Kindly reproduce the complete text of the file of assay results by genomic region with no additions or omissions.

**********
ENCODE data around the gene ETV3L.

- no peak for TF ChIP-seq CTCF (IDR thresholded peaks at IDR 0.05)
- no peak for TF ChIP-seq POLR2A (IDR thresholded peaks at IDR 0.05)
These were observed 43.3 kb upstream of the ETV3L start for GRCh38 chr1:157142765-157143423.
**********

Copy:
ENCODE data around the gene ETV3L.

- no peak for TF ChIP-seq CTCF (IDR thresholded peaks at IDR 0.05)
- no peak for TF ChIP-seq POLR2A (IDR thresholded peaks at IDR 0.05)
These were observed 43.3 kb upstream of the ETV3L start for GRCh38 chr1:157142765-157143423.